“I said that the only way we could begin the process of putting the house together again was for him to go,” Mr. Pezzullo told The New York Times in 1981. “He then played the role of the injured party, that history had played him a bad turn. But eventually he went.”
The Sandinistas seized power less than a month after Mr. Pezzullo arrived, and they remain one of the country’s leading political factions. Somoza was assassinated in 1980 by Argentine revolutionaries near his home in Paraguay.
“Faced with the inevitability of change here,” Mr. Pezzullo said in Managua, the capital, in 1981, “we began to build a relationship with the new regime without agonizing too much about what the future would bring.”
The new envoy symbolically abandoned the ambassador’s home, a palatial, white hilltop emblem of Washington’s dominion over Nicaragua. He chose more modest quarters.
Appointed by President Jimmy Carter to advance his administration’s human rights agenda, Mr. Pezzullo worked with the United States special envoy William D. Bowdler to win the respect of the Sandinistas by accepting the political reality of their military and political success.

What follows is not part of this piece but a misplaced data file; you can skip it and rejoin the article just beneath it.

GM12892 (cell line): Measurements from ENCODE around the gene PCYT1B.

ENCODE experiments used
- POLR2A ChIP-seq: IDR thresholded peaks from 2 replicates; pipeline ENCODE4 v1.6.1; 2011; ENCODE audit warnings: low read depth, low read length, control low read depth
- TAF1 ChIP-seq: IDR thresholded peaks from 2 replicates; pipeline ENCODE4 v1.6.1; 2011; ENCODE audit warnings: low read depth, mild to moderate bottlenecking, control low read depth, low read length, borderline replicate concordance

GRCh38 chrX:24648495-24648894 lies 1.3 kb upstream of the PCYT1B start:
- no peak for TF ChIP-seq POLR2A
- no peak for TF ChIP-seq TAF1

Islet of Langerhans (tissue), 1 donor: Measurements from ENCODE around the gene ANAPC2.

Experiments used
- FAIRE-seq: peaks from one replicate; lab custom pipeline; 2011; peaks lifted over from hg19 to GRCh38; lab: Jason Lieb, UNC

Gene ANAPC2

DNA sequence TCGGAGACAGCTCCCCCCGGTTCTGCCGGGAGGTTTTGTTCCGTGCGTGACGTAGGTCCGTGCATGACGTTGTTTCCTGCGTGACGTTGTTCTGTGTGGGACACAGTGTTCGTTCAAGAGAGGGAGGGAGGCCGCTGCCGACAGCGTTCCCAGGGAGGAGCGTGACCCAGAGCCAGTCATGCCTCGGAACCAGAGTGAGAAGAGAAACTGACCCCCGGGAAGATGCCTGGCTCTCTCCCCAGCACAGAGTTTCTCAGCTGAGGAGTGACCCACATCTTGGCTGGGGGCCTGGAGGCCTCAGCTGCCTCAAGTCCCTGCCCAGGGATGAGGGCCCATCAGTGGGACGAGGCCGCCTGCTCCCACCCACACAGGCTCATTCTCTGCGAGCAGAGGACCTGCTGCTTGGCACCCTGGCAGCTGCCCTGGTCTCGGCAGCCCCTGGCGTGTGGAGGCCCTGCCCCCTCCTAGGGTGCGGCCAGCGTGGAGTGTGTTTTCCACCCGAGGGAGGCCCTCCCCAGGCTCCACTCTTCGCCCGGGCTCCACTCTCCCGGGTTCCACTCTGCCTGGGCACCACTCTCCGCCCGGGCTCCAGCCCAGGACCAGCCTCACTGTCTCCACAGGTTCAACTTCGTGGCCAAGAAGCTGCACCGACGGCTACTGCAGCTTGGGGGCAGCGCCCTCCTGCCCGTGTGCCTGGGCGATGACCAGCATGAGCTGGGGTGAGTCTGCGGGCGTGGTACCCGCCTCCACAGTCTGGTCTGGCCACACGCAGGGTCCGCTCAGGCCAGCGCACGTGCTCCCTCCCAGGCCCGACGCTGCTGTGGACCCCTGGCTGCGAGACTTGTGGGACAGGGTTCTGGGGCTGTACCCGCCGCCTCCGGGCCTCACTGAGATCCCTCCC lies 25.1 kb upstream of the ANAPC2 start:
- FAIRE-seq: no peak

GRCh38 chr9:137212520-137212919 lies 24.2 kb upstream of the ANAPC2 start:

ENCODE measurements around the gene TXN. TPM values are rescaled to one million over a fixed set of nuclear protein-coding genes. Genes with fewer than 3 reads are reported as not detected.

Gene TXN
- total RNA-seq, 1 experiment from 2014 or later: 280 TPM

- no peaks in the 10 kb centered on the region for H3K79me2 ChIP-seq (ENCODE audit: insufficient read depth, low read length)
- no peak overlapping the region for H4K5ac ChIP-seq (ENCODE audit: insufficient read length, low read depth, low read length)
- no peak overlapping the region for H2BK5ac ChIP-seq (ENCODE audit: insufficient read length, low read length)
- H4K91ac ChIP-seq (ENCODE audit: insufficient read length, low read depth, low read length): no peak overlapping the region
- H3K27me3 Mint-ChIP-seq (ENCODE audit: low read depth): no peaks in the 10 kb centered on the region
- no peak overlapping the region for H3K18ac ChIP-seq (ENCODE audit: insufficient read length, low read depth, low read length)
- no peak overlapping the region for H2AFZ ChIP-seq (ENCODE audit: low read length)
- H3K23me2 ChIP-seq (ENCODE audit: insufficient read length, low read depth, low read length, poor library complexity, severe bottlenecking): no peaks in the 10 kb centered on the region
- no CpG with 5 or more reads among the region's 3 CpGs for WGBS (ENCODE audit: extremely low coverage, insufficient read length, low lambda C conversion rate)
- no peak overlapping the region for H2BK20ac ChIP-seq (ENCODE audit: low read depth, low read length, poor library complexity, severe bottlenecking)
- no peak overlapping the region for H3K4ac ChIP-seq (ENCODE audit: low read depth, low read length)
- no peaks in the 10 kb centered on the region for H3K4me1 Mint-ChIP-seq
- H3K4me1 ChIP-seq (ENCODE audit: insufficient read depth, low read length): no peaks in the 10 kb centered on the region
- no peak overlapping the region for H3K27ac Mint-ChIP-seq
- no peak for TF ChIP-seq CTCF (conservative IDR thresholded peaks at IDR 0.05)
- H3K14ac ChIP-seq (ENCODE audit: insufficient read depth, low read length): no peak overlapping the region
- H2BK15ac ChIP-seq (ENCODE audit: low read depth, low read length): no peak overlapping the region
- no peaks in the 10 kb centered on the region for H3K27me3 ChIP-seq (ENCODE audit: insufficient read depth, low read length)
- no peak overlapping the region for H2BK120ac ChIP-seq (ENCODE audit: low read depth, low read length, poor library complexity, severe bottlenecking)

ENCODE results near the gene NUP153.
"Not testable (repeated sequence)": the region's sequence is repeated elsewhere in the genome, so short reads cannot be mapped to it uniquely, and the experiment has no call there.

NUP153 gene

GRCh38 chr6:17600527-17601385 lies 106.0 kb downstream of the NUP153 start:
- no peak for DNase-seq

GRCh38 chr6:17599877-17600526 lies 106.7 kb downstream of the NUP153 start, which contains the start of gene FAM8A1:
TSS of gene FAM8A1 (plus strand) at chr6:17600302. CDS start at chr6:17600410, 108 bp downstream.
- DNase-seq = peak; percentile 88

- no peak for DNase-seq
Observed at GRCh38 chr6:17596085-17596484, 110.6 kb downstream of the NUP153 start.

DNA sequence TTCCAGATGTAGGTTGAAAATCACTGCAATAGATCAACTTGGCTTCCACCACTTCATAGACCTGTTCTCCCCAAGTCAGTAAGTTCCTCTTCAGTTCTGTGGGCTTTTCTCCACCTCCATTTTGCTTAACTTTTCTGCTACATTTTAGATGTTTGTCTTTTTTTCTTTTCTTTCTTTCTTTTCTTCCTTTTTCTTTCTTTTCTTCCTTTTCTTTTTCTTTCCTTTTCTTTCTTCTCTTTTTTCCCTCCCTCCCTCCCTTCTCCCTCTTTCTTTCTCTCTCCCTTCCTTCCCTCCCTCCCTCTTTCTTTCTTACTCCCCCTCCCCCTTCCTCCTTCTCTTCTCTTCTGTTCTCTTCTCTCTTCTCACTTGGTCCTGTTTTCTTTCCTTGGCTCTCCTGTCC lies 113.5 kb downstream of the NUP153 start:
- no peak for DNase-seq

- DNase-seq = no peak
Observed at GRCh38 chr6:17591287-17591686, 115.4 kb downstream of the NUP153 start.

He repeatedly went to Washington to lobby the administration and Congress for American humanitarian and economic support for the new government — aid that could provide leverage over the Sandinistas. But as the Sandinistas emulated Cuba’s agenda in advancing a regional socialist revolution against authoritarian governments, his arguments were greeted with growing skepticism in Congress.
“Our problem with the revolution is not that it wants to bring change to a society that sorely needs change,” Mr. Pezzullo was quoted as cautioning Sandinista leaders. “But if that policy parallels Cuban policy, this is going to be very difficult for us to accept.”
After being retained for several months by the incoming Reagan administration, he was recalled to Washington in 1981 after the White House accused the Sandinistas of smuggling arms from the Soviet bloc to leftist guerrillas in nearby El Salvador and of terrorizing dissident Nicaraguans.
On leaving Managua, Mr. Pezzullo drew praise from the revolutionary junta.
“Pezzullo has been the best U.S. ambassador to Nicaragua in this century,”…